Sev­enth dead whale found in Gulf

Deaths are a dev­as­tat­ing blow to the frag­ile pop­u­la­tion

The Guardian (Charlottetown) - - THE ISLAND - COURT BY ALI­SON AULD

More re­search is needed in the Gulf of St. Lawrence to de­ter­mine if it has be­come an emerg­ing habi­tat for en­dan­gered North At­lantic right whales, ex­perts said Fri­day af­ter the badly de­com­posed re­mains of a sev­enth whale were found float­ing in roughly the same area as six oth­ers.

The over­turned male was seen bob­bing on the sur­face of the wa­ter north of the Mag­dalen Is­lands late Wed­nes­day, but it was not yet clear what may have caused this lat­est death.

It fol­lows the deaths of two fe­male and four male North At­lantic right whales found last month.

Tonya Wim­mer of the Ma­rine An­i­mal Re­sponse So­ci­ety said sci­en­tists need to in­ten­sify ef­forts to find out if the lum­ber­ing gi­ants are mak­ing the Gulf one of their pri­mary feed­ing grounds in a shift away from their tra­di­tional habi­tats in the Bay of Fundy and Rose­way Basin.

“All of that to­gether is say­ing there needs to be a very strong fo­cus on the Gulf to re­ally look at what’s go­ing on and po­ten­tially try to fig­ure out where they are and then what can be done to pro­tect them,” she said.

“It’s a re­ally im­por­tant an­i­mal to look at in the realm of this larger pic­ture of in­ci­dents that have been hap­pen­ing in that south­ern Gulf of St. Lawrence area.”

Wim­mer is hop­ing fish­eries of­fi­cials will ar­range to do ne­crop­sies, or an­i­mal au­top­sies, on the lat­est dead whale as well as a right whale named Panama that has washed ashore on the Mag­dalen Is­lands to de­ter­mine what killed them.

Fish­eries spokes­woman Krista Petersen said she didn’t know if a de­ci­sion had been made about the ex­am­i­na­tions.

Three of the other six North At­lantic right whales were necrop­sied af­ter be­ing hauled on shore in P.E.I. late last month. Sci­en­tists say in­spec­tions sug­gest two suf­fered blunt trauma in­juries con­sis­tent with ship strikes – one of the dead­li­est threats to the an­i­mals.

The third died from a chronic en­tan­gle­ment in fish­ing gear that was wrapped around a fin and in­side its mouth.

The deaths are a dev­as­tat­ing blow to the whale’s frag­ile pop­u­la­tion and the sci­en­tists who have been work­ing for decades to re­build a species that was once hunted to the brink of ex­tinc­tion and now num­bers about 525.

Robert Michaud of the Group for Re­search and Ed­u­ca­tion on Ma­rine Mam­mals in Que­bec said he was stunned to hear of such a high num­ber of ca­su­al­ties in one sea­son, when they would nor­mally see about two cases in­volv­ing whales be­ing hit by ships or get­ting en­tan­gled in fish­ing gear.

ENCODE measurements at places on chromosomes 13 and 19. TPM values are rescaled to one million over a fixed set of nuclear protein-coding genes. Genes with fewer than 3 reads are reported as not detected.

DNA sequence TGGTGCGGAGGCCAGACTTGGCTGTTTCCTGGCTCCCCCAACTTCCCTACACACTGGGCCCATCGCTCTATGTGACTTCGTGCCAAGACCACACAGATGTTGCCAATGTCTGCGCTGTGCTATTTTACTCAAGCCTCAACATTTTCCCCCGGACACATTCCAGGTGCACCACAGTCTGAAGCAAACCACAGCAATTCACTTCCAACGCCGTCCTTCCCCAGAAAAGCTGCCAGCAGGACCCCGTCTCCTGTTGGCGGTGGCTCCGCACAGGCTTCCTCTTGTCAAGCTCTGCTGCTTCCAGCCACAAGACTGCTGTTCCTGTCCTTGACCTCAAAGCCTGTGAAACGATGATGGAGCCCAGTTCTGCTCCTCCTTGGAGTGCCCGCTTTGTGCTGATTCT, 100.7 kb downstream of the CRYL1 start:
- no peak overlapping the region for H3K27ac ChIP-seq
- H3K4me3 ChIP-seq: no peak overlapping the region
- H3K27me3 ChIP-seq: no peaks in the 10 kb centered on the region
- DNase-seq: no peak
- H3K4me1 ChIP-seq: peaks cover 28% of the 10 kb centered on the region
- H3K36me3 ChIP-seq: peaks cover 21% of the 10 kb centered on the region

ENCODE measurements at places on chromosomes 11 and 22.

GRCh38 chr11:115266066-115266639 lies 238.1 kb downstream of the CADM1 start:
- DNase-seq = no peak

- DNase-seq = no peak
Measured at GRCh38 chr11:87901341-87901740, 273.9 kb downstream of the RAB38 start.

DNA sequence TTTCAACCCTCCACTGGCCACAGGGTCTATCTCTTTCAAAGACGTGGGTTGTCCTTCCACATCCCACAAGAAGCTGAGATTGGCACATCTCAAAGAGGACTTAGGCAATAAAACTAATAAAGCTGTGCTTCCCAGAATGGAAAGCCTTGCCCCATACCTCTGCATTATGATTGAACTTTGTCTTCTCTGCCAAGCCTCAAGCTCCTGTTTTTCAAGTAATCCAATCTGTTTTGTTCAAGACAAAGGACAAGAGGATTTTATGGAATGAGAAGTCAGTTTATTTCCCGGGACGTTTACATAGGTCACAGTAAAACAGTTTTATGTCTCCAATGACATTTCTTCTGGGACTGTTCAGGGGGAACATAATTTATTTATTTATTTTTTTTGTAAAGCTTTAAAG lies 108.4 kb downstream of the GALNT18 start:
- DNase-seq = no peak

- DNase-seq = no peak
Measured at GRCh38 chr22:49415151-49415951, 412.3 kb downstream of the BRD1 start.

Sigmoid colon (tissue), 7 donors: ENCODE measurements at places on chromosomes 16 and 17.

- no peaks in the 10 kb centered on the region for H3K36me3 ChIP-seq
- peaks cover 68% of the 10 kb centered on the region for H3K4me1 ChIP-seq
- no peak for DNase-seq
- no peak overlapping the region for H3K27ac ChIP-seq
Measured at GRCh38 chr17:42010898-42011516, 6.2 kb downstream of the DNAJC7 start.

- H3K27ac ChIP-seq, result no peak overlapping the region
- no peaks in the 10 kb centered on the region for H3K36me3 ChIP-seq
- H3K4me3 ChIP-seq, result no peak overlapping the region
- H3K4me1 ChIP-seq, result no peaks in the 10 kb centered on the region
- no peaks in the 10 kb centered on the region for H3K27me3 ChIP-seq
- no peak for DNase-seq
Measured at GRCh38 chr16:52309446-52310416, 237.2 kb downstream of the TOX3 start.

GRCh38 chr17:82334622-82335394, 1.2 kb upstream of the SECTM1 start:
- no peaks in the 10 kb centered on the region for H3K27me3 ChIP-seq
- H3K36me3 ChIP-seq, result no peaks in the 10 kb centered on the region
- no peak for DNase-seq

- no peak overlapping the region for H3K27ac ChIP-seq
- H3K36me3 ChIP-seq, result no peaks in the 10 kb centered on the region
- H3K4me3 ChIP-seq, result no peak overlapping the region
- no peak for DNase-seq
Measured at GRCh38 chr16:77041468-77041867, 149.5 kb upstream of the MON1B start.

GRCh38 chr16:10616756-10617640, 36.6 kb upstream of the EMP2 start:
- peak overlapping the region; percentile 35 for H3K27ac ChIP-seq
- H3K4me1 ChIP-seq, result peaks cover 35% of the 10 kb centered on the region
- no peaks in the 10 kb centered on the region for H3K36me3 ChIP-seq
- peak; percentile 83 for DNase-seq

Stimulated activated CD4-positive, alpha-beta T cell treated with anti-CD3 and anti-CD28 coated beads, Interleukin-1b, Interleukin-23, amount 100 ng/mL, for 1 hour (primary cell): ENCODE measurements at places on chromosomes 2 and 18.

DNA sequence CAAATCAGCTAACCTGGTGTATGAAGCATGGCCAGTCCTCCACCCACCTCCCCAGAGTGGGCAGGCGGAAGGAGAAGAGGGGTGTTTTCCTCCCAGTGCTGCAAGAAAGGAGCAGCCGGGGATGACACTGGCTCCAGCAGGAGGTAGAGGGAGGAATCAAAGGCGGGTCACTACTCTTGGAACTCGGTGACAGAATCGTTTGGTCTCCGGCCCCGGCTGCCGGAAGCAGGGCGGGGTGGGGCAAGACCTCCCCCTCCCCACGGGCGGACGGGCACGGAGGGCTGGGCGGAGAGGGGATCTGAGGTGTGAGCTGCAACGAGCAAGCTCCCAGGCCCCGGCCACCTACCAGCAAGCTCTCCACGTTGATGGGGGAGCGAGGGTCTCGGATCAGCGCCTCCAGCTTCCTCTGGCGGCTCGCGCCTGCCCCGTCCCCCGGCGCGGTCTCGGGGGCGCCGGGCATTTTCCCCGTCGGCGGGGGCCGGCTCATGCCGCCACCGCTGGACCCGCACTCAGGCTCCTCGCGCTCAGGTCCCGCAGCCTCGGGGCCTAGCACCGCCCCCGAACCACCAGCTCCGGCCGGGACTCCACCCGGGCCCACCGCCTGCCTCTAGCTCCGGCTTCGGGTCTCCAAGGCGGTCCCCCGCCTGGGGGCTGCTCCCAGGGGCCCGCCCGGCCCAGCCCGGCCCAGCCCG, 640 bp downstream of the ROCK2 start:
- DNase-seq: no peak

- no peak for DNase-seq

He added an eighth right whale was freed from a snarl of fish­ing line on Wed­nes­day by a team on board a re­search ves­sel in the same area.

“It raises our con­cerns – when will this ever stop,” he said from Tadous­sac. “It is a prob­lem. We don’t know ex­actly what’s go­ing on.”

The losses also come af­ter a low calv­ing sea­son, with the deaths now out­pac­ing the num­ber of ba­bies born this year.

Moira Brown, a right whale ex­pert with the Cana­dian Whale In­sti­tute, said she had be­gun shift­ing her re­search at­ten­tion to the Gulf re­gion sev­eral years ago when she and her team no­ticed there were fewer North At­lantic right whales in their tra­di­tional haunts in the Bay of Fundy.

In 2015, they found 35 of the whales in the area where the most re­cent car­casses were spot­ted. In a sur­vey last year, they found 17 of the whales in the area.

The chal­lenge, she said, is de­ter­min­ing that this is a whale habi­tat and then work­ing with the fish­ing and ship­ping in­dus­tries to come up with ways to pro­tect the an­i­mals as has been done in other parts of the Mar­itimes by rerout­ing ship­ping lanes, alert­ing fish­er­men to whales’ pres­ence and set­ting speed lim­its for ves­sels.

“I think they’re shift­ing based on lack of sight­ings in the Gulf of Maine and less sight­ings in the Bay of Fundy,” she said.

“The fish­ing in­dus­try and the ship­ping in­dus­try are aware of right whales else­where, but they’re not aware of them there be­cause it’s re­ally early days in us fig­ur­ing out whether the whales are us­ing this habi­tat.”


A sev­enth whale was found dead in the Gulf of St. Lawrence. This photo was pro­vided by the Ma­rine Se­cu­rity En­force­ment Team Que­bec in part­ner­ship with the RCMP and the Coast Guard.

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